That Zamundan Palace in ‘Coming 2 America’ Is Rapper Rick Ross’ Real-Life House

Jazz Tangcay
·3-min read

Eddie Murphy’s return as Prince Akeem Joffer in “Coming 2 America” (streaming now on Prime Video) brings the comedy franchise back to the fictional Zamunda, home to the royal family and its future heir.

Much of the Zamunda setting was recreated in Georgia, with the palatial palace brought to life courtesy of rapper Rick Ross, who opened the doors of his estate on the outskirts of Atlanta to the film’s production team.

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Says production designer Jefferson Sage: “Our big problem was, where do we find a house that had the scale of the possibilities for a very lavish palace?”

Sage and his team scouted multiple locations before zeroing in on the Ross estate, which would serve as the bones of the lush royal palace.

The 45,000 square-foot mansion in Fayetteville, Ga. sits on 235 acres and was previously owned by boxer Evander Holyfield. With 12 bedrooms and a dining room that seats up to 100 people, it had the scale director Craig Brewer and Sage were looking for.

“That entrance foyer with the big two-story interior and double-winding staircase was perfect,” says Sage. “Off of that, there were two beautiful big rooms with giant windows and 18-foot ceilings. We used five key spaces that we turned into Zamunda.”

Those spaces were converted for the film’s primary sets, including the King’s bedroom and the dining room. The primary bedroom in the palace was Ross’s own. The rapper says 1988’s “Coming to America” may be his all-time favorite movie and that he was chuffed to see Eddie Murphy and Arsenio Hall walking through his estate.

“They changed the wallpaper in the dining room so I asked them to keep it up there,” Ross laughs. “They also created that huge dining room table for a dining scene that seats 50-60 people, and they left that for me as a gift. It’s humungous.”

Set decorator Douglas A. Mowat deserves credit for enhancing Ross real-life rooms. To transform the primary bedroom, he went with the existing color — warm white — but brought in blues and silvers to “make the room pop and give it more dimension.” Mowat took the lead by adding silver leaf to the canopy above the bed.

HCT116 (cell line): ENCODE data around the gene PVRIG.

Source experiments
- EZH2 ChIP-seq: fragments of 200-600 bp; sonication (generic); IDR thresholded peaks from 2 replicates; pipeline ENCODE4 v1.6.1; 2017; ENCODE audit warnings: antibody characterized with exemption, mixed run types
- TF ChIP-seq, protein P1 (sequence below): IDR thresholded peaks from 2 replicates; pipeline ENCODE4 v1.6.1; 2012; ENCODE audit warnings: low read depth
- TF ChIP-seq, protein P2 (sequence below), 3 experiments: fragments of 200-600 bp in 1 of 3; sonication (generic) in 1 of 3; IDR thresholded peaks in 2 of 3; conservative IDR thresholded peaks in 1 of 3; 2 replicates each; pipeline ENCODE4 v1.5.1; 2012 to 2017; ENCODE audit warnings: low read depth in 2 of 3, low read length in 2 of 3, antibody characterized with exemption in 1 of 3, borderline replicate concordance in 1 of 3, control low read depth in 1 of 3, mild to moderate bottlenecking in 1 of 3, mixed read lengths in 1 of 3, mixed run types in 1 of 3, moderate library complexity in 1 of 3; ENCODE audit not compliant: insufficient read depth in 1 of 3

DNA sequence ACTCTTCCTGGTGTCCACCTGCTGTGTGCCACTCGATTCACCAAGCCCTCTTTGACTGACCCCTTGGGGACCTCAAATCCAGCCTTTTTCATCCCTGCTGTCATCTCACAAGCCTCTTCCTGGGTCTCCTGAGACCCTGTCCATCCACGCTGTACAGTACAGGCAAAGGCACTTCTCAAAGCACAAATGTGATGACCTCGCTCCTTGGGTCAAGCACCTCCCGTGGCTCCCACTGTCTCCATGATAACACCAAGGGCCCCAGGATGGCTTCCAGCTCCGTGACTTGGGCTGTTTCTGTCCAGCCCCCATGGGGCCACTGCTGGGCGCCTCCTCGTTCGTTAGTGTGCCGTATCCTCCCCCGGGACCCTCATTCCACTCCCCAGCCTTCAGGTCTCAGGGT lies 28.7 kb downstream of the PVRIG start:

Sage made sure to honor the original film by keeping a similar color palette, “but we altered it a bit,” he says. “We took the bones of the original set with the idea that they renovated and upgraded regularly.”

Elsewhere, Sage built the ballroom and throne room on external soundstages, but the architecture of the mansion served as the basis for the design. “We did that so it would always feel like the same building,” Sage adds.

The Ross mansion had a white interior with a gold ceiling trim throughout, so when it came to those external sets, Sage accented and embellished gold-leafing throughout. “We used so much gold leafing that we bought out the country’s supply for at least two months,” he cracks.

He relied on visual effects to enhance the silhouette of the film. During one sequence, a campanile bell rings, and while the actual set was small, Brewer and Sage inserted the shot into a swooping vista of the Zamundan palace and residence. “That was our moment to sell the place as a bit of fantasy and show where they live and bring out the fairytale quality of it all,” says Sage.

Creating the iconic My-T-Sharp barbershop for a sequence was Sage’s favorite. He sought out all the information on the original set created by Richard Macdonald. He researched and studied the pictures on the wall, honing in on the signed photos of the baseball stars and boxers. Adds Sage: “We went to great lengths to find as much as we could, and we got just about everything. The sense of going back to that set is a tie-in to the original and brings the two movies together.”

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